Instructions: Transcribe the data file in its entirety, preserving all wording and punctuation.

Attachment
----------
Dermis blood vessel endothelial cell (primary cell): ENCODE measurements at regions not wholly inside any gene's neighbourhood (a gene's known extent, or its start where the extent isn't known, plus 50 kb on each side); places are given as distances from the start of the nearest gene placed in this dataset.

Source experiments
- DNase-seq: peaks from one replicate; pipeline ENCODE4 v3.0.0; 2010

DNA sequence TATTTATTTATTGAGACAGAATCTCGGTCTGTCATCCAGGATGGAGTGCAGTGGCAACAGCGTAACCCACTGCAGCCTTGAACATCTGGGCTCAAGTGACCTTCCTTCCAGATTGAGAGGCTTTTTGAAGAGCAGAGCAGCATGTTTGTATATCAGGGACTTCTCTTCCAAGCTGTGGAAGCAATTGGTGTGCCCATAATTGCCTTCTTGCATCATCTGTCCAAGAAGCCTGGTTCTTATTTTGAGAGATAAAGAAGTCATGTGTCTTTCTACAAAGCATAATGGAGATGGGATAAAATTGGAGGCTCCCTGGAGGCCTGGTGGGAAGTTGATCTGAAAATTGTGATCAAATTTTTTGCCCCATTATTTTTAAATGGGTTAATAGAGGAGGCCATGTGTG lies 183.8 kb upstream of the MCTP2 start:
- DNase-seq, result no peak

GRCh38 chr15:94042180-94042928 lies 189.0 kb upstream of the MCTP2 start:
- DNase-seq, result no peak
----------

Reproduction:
Dermis blood vessel endothelial cell (primary cell): ENCODE measurements at regions not wholly inside any gene's neighbourhood (a gene's known extent, or its start where the extent isn't known, plus 50 kb on each side); places are given as distances from the start of the nearest gene placed in this dataset.

Source experiments
- DNase-seq: peaks from one replicate; pipeline ENCODE4 v3.0.0; 2010

DNA sequence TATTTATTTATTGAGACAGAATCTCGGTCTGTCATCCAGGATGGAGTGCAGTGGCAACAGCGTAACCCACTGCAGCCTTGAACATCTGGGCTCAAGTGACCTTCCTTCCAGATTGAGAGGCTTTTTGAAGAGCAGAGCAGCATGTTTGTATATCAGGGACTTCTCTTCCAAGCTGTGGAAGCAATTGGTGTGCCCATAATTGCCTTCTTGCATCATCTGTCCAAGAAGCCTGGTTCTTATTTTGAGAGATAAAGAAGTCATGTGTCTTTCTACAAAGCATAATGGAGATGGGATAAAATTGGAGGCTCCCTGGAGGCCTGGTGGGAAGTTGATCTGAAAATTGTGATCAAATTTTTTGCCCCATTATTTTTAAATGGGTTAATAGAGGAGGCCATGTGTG lies 183.8 kb upstream of the MCTP2 start:
- DNase-seq, result no peak

GRCh38 chr15:94042180-94042928 lies 189.0 kb upstream of the MCTP2 start:
- DNase-seq, result no peak